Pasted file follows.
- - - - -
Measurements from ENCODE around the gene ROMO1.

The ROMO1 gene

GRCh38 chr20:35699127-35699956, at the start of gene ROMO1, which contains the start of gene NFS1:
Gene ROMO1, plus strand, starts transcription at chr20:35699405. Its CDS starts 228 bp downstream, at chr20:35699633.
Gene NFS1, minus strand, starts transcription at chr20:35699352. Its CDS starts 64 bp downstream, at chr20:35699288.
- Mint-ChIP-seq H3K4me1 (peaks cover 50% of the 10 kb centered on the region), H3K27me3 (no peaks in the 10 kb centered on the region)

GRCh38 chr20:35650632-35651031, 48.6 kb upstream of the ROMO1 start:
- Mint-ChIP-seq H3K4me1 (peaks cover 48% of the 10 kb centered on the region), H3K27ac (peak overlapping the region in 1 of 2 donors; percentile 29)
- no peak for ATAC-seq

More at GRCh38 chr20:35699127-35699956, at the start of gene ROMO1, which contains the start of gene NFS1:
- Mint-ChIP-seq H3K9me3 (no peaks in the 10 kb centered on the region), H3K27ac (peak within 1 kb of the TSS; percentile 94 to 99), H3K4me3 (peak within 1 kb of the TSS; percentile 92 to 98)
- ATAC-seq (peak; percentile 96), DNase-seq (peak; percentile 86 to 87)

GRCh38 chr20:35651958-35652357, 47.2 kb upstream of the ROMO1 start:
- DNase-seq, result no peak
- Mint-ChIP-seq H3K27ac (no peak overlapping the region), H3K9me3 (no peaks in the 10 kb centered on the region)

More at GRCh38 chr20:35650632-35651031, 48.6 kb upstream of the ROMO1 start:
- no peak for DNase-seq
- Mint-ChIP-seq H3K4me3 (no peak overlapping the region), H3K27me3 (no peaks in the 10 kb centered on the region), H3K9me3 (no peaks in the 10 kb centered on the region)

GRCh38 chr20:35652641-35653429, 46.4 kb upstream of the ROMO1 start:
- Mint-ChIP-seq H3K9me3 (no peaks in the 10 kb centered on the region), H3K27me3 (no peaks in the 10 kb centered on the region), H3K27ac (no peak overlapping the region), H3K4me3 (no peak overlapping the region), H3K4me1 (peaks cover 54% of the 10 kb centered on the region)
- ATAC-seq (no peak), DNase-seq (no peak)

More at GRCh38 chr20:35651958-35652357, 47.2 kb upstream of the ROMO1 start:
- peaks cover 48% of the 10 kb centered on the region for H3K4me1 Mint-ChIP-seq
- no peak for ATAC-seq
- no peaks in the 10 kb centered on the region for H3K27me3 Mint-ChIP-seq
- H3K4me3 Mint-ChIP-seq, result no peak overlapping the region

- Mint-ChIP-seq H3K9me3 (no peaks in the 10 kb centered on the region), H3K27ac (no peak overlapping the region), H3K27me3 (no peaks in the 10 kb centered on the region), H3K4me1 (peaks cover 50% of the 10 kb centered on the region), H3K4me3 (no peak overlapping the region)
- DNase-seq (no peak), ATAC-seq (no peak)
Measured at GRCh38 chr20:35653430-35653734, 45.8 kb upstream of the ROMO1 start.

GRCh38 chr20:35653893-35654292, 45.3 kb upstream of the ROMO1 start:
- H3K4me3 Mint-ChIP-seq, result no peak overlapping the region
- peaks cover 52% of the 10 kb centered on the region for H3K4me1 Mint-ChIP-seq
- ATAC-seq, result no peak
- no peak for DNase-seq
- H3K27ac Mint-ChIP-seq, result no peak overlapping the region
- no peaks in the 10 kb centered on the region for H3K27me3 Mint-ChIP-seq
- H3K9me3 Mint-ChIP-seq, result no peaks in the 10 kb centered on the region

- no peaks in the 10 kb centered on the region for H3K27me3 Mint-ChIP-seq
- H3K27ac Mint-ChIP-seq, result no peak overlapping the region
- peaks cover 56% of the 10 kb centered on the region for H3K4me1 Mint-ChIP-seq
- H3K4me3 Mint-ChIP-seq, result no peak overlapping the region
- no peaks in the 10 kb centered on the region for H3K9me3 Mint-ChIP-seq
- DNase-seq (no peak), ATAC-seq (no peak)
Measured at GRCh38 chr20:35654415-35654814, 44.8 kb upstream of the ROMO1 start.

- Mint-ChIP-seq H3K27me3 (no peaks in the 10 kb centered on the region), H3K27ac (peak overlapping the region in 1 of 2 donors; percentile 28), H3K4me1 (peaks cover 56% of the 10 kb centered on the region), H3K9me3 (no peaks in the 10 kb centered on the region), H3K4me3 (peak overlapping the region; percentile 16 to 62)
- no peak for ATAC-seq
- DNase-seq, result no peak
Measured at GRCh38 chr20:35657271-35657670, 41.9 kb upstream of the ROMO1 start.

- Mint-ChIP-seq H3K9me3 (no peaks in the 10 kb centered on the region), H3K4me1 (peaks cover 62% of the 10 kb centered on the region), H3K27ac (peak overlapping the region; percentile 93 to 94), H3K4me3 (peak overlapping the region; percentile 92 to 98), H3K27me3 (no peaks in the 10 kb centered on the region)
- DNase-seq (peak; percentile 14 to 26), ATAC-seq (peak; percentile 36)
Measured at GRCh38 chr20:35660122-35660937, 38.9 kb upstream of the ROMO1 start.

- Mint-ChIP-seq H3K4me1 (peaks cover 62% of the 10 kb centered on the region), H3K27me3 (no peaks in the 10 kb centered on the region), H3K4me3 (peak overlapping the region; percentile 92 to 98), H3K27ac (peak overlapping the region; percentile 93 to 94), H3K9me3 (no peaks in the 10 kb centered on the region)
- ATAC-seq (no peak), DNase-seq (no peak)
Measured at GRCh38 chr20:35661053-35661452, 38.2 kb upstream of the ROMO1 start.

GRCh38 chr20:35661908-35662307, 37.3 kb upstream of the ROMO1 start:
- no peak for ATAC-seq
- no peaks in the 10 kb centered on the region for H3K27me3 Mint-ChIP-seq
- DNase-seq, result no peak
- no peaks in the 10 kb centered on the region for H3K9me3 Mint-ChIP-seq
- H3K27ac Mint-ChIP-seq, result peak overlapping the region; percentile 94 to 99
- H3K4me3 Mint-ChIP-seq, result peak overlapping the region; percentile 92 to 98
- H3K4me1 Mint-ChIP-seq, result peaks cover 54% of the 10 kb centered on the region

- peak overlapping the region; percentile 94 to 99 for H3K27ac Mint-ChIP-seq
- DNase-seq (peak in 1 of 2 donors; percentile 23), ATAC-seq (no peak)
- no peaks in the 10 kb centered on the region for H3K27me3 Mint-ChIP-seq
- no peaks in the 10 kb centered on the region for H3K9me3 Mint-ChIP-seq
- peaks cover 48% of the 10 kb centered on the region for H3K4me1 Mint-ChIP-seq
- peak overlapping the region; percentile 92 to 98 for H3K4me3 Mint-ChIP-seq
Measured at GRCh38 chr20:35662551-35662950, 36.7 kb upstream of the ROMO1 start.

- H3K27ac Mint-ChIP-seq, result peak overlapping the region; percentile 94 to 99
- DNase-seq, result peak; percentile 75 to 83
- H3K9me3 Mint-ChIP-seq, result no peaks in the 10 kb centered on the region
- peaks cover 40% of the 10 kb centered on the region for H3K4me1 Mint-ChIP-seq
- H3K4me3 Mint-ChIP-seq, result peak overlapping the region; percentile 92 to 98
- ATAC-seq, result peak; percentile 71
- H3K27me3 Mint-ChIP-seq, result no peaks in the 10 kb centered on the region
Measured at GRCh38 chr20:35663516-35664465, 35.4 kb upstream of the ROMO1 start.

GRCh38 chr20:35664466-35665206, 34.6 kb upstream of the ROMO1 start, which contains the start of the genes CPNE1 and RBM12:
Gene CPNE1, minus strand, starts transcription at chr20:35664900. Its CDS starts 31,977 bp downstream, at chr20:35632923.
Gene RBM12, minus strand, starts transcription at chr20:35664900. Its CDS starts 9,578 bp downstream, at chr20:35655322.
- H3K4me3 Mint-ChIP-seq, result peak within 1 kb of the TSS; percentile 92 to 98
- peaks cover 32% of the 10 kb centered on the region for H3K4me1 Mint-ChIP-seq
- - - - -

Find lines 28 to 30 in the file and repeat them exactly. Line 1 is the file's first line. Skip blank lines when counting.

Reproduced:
- DNase-seq (no peak), ATAC-seq (no peak)
Measured at GRCh38 chr20:35653430-35653734, 45.8 kb upstream of the ROMO1 start.

GRCh38 chr20:35653893-35654292, 45.3 kb upstream of the ROMO1 start: